NPR protests as Twitter calls it ‘state-affiliated media’
NPR said the US government funding through grants it receives from federal agencies and departments accounts for less than 1 per cent of NPR's annual operating budget.
NEW YORK: Twitter has labelled National Public Radio as "state-affiliated media" on the social media site, a move some worried Wednesday could undermine public confidence in the news organization.
NPR said it was disturbed to see the description added to all of the tweets that it sends out, with John Lansing, its president and CEO, calling it "unacceptable for Twitter to label us this way." It was unclear why Twitter made the move.
Twitter's owner, Elon Musk, quoted a definition of state-affiliated media in the company's guidelines as "outlets where the state exercises control over editorial content through financial resources, direct or indirect political pressures, and/or control over production and distribution."
"Seems accurate," Musk tweeted in a reply to NPR.
NPR does receive US government funding through grants from federal agencies and departments, along with the Corporation for Public Broadcasting.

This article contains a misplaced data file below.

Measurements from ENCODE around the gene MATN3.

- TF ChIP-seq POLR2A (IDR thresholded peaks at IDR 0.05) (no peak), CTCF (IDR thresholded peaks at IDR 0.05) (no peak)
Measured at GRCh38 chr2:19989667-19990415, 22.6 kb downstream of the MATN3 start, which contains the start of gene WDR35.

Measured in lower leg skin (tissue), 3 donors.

The company said it accounts for less than 1 per cent of NPR's annual operating budget.
But until Wednesday, the same Twitter guidelines said that "state-financed media organisations with editorial independence, like the BBC in the UK or NPR in the United States, are not defined as state-affiliated media for the purposes of this policy."
NPR has now been removed from that sentence on Twitter's website. Asked for comment, Twitter's press office responded with an automated poop emoji. The move came just days after Twitter stripped The New York Times of its verification check mark.
"NPR and our member stations are supported by millions of listeners who depend on us for the independent, fact-based journalism we provide," Lansing said.
"NPR stands for freedom of speech and holding the powerful accountable. "
The literary organisation PEN America, in calling for Twitter to reverse the move, underlined that NPR "assiduously maintains editorial independence." Liz Woolery, PEN America's digital policy leader, said Twitter's decision was "a dangerous move that could further undermine public confidence in reliable news sources."